Editing Tips Tuesday

pen imageI’m getting ready to open up my doors as a developmental editor. There’s still more to do before I officially hang out my shingle and I’ll keep you posted when the time comes. But I decided to add editor to my resume because 1) I like helping other people make their writing better 2) it’s fun (I know I’m weird) and 3) I realized after years (around 8) of helping other writers mold their work, I’m good at it. In the vain of being an editor, I thought I’d offer up some kind of tip every Tuesday (Editing Tips Tuesday) on how to fix or make better what you’re working on. I’d love to hear from you and your thoughts on Editing Tips Tuesday. Don’t be shy. We’re all friends here. (And if someone isn’t our friend, I’ll kick them out. ;-] )

Now might be a good time to share the experience that qualifies me to be an editor. I wrote six books and published three. I attended countless workshops and seminars on the craft of writing over the past twelve years. (Not to mention all the books I read on the subject.) Educating myself has been a priority to creating good fiction. Many authors, published and unpublished, have asked me to review their work and taken my advice. (That’s when it started to occur to me I might have a secondary career here.)

Know your genre. Read widely in it. It’s important to know what readers of that genre expect. If you’re writing a thriller, your book can’t be 900 pages long. Unless you’re David Morrell. No first time or unknown author can publish a 900 page book and keep the reader or hook an editor or agent. If it is 900 pages long? There’s stuff you need to cut. Stuff you have probably fallen in love with and think the reader desperately needs to know. I promise you they don’t. Reevaluate. Cut out the backstory. Backstory is all the things that happen before your story begins. Ask yourself: where does this story really start? Answer: At the action.

Another rule of thumb: Think of your book like a movie. A two-hour screenplay is 120 pages long. The inciting incident needs to happen in the first 20 to 30 minutes to hook the audience. That’s 20-30 pages in. Where is your inciting incident? If it’s happening past page 30 move it up. And if it happens off-screen? Big no-no.

I’d love to hear from you. Are you having trouble cutting pages from your book? Unsure where your story should begin? Drop a line. I can help.



Start A Neighborhood Watch.

Photo courtesy of morguefile.com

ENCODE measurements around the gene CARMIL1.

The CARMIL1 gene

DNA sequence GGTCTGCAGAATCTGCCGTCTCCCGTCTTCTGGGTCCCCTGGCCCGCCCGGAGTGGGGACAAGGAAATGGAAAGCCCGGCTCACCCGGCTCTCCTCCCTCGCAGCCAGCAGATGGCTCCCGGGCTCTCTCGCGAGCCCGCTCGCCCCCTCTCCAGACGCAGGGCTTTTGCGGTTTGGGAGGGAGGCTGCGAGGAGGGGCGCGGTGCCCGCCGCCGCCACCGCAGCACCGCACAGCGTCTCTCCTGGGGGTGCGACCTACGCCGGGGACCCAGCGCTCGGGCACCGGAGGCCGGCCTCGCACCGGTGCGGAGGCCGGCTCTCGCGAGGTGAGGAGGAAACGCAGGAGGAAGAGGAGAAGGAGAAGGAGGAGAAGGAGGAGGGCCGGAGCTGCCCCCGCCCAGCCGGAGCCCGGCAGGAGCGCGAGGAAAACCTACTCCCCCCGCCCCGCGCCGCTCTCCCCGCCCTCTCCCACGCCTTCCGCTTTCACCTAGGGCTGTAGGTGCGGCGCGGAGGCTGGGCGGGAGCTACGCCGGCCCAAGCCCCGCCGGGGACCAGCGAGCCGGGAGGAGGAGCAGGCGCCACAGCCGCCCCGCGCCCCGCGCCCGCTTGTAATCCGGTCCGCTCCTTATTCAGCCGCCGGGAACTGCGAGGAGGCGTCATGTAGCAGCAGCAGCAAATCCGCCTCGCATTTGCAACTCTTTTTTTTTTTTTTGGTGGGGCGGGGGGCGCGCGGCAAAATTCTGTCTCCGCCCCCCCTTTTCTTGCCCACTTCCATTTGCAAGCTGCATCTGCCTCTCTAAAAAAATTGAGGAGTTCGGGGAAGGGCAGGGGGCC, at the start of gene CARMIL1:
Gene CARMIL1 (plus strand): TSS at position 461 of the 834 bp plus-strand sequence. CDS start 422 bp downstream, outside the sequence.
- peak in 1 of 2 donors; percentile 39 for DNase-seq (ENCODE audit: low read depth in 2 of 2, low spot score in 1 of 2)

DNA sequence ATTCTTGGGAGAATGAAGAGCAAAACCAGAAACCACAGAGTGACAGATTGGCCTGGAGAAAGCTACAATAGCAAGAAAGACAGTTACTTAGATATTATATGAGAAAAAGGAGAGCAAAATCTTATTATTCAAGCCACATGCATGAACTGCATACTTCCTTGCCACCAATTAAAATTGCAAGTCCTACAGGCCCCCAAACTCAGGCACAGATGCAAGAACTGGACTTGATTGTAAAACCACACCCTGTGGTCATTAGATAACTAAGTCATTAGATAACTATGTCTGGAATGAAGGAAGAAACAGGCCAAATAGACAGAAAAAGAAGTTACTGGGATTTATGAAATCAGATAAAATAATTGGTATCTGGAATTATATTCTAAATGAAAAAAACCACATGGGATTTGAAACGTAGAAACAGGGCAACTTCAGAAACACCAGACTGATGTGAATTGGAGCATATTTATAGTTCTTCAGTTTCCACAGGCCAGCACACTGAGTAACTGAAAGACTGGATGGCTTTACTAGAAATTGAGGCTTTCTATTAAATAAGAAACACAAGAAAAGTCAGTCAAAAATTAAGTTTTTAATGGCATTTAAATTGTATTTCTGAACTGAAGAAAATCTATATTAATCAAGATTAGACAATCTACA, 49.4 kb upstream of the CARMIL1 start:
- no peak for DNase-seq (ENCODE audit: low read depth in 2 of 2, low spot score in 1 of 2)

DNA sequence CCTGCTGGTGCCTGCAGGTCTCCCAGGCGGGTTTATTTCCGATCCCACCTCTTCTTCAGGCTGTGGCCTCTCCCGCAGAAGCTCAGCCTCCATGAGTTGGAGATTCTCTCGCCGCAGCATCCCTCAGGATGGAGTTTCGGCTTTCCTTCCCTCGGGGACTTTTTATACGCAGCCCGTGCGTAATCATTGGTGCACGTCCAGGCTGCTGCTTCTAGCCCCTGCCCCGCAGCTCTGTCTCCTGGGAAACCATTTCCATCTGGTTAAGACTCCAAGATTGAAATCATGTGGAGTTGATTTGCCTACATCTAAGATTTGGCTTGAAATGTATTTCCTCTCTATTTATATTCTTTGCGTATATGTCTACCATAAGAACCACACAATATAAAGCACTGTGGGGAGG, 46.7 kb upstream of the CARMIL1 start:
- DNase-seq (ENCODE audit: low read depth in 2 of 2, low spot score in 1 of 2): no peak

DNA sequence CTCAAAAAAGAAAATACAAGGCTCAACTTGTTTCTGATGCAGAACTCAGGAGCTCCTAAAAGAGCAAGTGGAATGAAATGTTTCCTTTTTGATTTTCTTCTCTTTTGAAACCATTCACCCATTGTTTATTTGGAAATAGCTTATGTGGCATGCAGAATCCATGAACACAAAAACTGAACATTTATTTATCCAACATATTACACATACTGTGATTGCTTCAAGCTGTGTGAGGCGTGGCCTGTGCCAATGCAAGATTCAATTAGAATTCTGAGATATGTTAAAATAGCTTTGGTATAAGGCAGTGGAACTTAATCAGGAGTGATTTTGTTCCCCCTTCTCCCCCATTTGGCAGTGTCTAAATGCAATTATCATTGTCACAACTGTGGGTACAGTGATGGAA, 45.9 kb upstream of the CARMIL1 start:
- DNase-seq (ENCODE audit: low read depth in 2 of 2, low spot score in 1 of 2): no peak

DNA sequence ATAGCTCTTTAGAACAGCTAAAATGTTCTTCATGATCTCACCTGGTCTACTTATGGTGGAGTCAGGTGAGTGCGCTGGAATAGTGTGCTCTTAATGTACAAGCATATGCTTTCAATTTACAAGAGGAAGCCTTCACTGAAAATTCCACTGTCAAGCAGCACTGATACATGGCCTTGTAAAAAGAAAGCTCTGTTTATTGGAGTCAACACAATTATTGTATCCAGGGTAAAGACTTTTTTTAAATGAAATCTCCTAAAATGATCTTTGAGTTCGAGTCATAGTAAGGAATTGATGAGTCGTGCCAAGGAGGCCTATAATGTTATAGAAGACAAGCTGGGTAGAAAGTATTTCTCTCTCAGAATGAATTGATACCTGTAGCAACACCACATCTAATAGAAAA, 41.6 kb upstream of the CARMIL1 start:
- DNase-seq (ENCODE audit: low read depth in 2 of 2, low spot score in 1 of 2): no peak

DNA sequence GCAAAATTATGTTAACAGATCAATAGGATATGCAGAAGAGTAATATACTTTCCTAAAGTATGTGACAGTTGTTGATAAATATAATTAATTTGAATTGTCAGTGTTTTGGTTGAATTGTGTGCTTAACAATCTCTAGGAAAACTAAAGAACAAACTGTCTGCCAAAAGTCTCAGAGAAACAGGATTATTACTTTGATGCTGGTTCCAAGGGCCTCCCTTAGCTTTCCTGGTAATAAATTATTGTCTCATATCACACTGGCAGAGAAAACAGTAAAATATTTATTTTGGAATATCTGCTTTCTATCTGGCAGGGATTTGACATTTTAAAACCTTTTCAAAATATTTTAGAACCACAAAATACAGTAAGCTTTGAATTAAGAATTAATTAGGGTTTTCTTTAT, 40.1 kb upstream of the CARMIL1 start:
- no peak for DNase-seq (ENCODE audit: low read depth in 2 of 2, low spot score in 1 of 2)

Photo courtesy of morguefile.com

What are your neighbors like? Not to brag, but I have wonderful neighbors. That doesn’t always happen and we’ve been lucky enough to experience it twice. The first house the Coffee King and I bought, many years ago, we had fantastic neighbors. We moved out of that house ten years ago and we still keep in touch with many of them. The second house we bought, well, let’s just say during the six years we lived there we never said two words to the people who lived next door to us. And believe me, it wasn’t because we didn’t try. In fact, the more they ignored us, the more fun it was to say hello.

But out here in the country, we struck gold again. Let me tell you a story….

It was a warm, June morning. The kids had made it to their destinations without a hitch. The morning was looking good and I needed exercise. Who better to go with me than my furry monster? Munson and I headed into the neighborhood.

Now, I don’t know what it is with this dog, but three minutes into every walk he has business to do. I’m always prepared. But on this particular walk, Munson had more business and I was out of bags. We were almost home and I tried to make him run the rest of the way. Poor dog. He must’ve been thinking, “Lady, I’ve got to go! Are you crazy???”

I couldn’t let my dog make a mess all over the street. Well guess what? Dogs and toddlers can’t hold it.

I was faced with a dilemma: Did I leave the mess and come back with bags?  Or just leave the mess? In all honesty, bags weren’t going to work here, more like a fire hose. Maybe I could wait for a good rain to come along?

Instead, I called my neighbor Bobbie. She lives across the street from the crime scene. Frantically, I searched for Bobbie’s number. “Are you home? I need help,” I said to the voice mail. I figured a similar text might get me an answer.

But when Bobbie didn’t respond to my overwrought request for help I decided to wait for a good rain and went home. (Don’t judge me.) That’s when I decided to pull my phone from my pocket. And there were four texts from Bobbie. She’d sent the neighborhood watch to my house.

Charlie, who lives across the street, was searching in my windows. You see, he saw the garage door closing and assumed someone was in the truck holding me at gunpoint. He watches the same television shows I do.  I would’ve assumed the exact same thing was happening had I received the desperate message I’d left Bobbie. Plus, my overactive imagination and the fact I write thriller type novels, always has me assuming there’s a dead body in need of hiding in every scenario.

While Charlie and I were having a good laugh over the mishap, another neighbor pulled up. He was coming to see if I needed an ambulance. Bobbie had called him too.

And that’s when I read the rest of the four texts. Bobbie was coming back from wherever she was! I didn’t get to her in time. She too pulled into my driveway ready to rescue me.

The lesson here? Be more specific on your voice mail messages. Unless kidnapping is involved, “I need help” might not be the way to go.

But I know I have great neighbors. Who Watch. And you can’t beat that.